If early stage companies know little about the expectations of venture capitalists (see Bridging the Gap, Spring 2011 edition of Private Capital), they probably know even less about the working relationship between the two parties post-investment.  While VC’s might see the next steps as obvious (“let’s go and build a great company!”), early stage companies may be exhausted and overwhelmed from the due diligence and closing process and may simply be wishing for things to return to normal; but will their world ever be “normal” again?  Most VC’s certainly hope not.

If the devil is in the details, the challenge is in the goal: taking a largely unproven, early stage business and building it into a great company.  To a VC, this means the elusive “big win”; the company that grows from mere obscurity to sales of $50 million, $75 million, or more.  Beyond the cash that is generated, these winning companies are leaders in their markets, innovators in their industry, and perhaps, most importantly, they share in this powerful vision of top tier growth.  They too want to build a great company, and will take whatever assistance and valuable insight they can find in order to get there.

If a journey begins with a single step, where do you start?  Surprisingly, there may not be a lot of magic in terms of starting the relationship with a new portfolio company off on the right path.  As with the preparation for raising early stage capital, the fundamentals also matter when building a business.  Although strategy is important, what can be even more critical is successful implementation (i.e., getting it done!), while being in tune with the industry and market to know when to shift gears and make the necessary changes.

Investee companies need to take the necessary steps to build the business to support future growth, and not get caught up in the status quo.  And while distractions often arise, it is critical to focus on the fundamentals and the ultimate goal, a discipline that can be difficult for young companies.

As part of this process, a number of key areas require careful and consistent attention, including:

Fundamental Area Critical Success Factors
Aligned Objectives Management buy-in to the short term and long term objectives, as well as the exit strategy.  Willingness to use experienced resources/advice to grow the company.  Consistent focus on what is in the best interest of the business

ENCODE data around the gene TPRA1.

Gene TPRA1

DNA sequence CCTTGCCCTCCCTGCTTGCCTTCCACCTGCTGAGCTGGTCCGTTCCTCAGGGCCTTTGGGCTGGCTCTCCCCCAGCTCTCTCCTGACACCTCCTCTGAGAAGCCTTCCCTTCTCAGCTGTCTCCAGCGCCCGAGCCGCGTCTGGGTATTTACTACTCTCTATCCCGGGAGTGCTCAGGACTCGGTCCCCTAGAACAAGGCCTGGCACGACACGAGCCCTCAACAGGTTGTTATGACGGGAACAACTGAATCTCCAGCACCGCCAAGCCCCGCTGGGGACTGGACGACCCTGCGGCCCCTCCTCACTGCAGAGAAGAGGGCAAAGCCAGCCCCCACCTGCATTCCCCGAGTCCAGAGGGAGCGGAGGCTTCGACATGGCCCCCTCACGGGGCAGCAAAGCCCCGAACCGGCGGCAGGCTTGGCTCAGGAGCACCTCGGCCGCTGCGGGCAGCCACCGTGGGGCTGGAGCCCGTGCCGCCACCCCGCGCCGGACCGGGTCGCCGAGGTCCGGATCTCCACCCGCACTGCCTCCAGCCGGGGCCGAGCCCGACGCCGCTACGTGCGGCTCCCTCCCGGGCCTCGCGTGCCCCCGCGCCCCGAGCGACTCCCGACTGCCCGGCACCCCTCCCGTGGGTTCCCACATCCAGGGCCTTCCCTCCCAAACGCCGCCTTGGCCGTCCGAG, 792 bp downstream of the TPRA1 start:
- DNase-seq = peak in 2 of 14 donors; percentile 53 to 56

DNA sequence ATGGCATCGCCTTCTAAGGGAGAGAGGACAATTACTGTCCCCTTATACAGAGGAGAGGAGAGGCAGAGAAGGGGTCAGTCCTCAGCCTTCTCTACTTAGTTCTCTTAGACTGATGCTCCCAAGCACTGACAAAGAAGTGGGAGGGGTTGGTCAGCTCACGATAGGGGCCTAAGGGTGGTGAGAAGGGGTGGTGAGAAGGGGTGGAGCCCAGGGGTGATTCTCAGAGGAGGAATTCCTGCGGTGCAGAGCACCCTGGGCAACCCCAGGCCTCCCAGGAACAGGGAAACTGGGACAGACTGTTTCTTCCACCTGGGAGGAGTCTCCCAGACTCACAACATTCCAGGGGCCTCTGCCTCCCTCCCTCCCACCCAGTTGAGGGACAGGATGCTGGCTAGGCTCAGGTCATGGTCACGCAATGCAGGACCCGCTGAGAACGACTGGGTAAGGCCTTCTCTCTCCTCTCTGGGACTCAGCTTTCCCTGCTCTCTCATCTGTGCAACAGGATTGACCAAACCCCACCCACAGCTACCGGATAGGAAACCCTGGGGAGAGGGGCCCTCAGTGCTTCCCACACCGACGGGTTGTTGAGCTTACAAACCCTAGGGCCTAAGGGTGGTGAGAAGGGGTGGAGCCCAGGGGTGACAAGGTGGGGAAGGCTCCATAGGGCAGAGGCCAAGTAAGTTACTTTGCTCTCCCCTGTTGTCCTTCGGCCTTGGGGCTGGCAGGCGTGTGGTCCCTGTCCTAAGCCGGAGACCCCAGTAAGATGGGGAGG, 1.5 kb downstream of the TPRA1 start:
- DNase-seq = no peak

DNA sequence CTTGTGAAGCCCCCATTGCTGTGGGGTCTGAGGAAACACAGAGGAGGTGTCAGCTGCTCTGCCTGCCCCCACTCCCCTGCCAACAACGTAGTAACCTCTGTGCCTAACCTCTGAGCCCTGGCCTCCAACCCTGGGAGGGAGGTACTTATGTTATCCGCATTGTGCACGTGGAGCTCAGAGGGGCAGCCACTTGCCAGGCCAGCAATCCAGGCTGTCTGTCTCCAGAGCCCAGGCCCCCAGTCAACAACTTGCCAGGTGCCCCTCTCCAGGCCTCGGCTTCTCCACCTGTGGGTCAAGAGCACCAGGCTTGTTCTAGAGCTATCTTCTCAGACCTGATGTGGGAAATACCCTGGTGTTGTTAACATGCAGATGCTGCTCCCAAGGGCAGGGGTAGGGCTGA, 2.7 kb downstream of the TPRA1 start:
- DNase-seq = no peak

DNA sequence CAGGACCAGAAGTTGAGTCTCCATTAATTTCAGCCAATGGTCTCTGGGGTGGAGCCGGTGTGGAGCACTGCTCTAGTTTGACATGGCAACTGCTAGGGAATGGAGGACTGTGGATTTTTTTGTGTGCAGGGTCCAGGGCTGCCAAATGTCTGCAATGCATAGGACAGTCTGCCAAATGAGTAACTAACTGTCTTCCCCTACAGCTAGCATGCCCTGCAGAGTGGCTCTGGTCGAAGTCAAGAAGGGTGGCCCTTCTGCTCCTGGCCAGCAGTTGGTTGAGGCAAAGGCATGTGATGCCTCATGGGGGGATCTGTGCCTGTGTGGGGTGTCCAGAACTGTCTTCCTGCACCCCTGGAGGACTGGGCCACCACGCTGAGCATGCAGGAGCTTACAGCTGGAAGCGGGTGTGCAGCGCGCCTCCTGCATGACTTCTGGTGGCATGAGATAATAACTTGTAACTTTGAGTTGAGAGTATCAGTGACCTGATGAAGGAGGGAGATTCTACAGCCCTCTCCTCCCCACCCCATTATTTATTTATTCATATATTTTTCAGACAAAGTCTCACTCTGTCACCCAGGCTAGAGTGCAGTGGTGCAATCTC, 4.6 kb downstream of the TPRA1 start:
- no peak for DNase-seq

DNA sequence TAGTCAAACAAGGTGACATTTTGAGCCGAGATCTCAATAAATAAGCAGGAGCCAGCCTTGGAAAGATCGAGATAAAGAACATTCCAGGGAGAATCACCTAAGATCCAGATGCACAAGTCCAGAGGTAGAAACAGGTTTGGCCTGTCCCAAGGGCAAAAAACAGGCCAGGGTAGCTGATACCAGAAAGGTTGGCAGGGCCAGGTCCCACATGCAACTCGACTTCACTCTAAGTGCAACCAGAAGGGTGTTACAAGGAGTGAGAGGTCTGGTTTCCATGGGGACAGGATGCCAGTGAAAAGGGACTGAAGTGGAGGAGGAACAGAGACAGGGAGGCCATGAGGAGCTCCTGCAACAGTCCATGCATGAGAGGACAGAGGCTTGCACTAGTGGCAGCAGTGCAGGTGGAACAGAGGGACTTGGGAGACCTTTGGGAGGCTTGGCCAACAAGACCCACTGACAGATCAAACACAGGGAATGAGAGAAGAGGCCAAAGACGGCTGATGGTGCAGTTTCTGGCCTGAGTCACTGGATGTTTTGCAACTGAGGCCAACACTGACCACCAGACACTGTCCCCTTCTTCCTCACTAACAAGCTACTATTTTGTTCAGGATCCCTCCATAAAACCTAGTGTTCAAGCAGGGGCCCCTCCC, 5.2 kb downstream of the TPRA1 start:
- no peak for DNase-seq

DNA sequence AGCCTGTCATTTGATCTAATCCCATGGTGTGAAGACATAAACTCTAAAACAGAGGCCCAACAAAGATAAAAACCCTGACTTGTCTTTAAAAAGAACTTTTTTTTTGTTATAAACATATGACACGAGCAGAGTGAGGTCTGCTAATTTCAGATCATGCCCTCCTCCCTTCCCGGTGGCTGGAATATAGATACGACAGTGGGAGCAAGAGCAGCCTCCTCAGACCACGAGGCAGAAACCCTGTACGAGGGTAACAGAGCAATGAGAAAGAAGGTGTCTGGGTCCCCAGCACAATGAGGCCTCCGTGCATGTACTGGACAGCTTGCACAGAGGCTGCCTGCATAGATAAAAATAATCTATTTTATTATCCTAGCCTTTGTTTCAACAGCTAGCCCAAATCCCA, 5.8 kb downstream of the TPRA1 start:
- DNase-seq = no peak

Product Focus on sustainable competitive advantage. Strong understanding of industry and market developments to guide future product development efforts.  Ability to deliver new products and product enhancements on a timely basis
Market Demonstrated ability to reach and penetrate target market(s) through an appropriate strategy (i.e., pricing, advertising, promotion, distribution, etc.).  Strong focus on competitive landscape and market developments, making necessary adjustments to grow market position
Management Management team includes those with aligned objectives, the right skills and expertise, and strong implementation skills.  Problem areas are addressed on a timely basis
Financial Results & Capital Requirements Timely and accurate financial information that is used to track progress and make adjustments where needed.  Established short term budgets and long term financial targets, as well as the necessary capital to achieve results
Exit Strategy Well developed strategy, including estimated timeline, key milestones, and exit approach.  Should consider market and industry trends and outlook

Given the importance of building the business to support future growth, management may lack the experience to do so, but can gain valuable assistance from the expertise that VC’s bring to the table.  In order to raise the likelihood of success: (i) management needs to be receptive of this type of assistance; and (ii) VC’s need to take an active role in providing it.  Although it is a given that VC’s don’t run companies, this process can mean that early stage investors might have to roll up their sleeves more than they would like, particularly when difficulties arise.  Failing to do so could result in a company that never really reaches its potential, falling well short of “great”.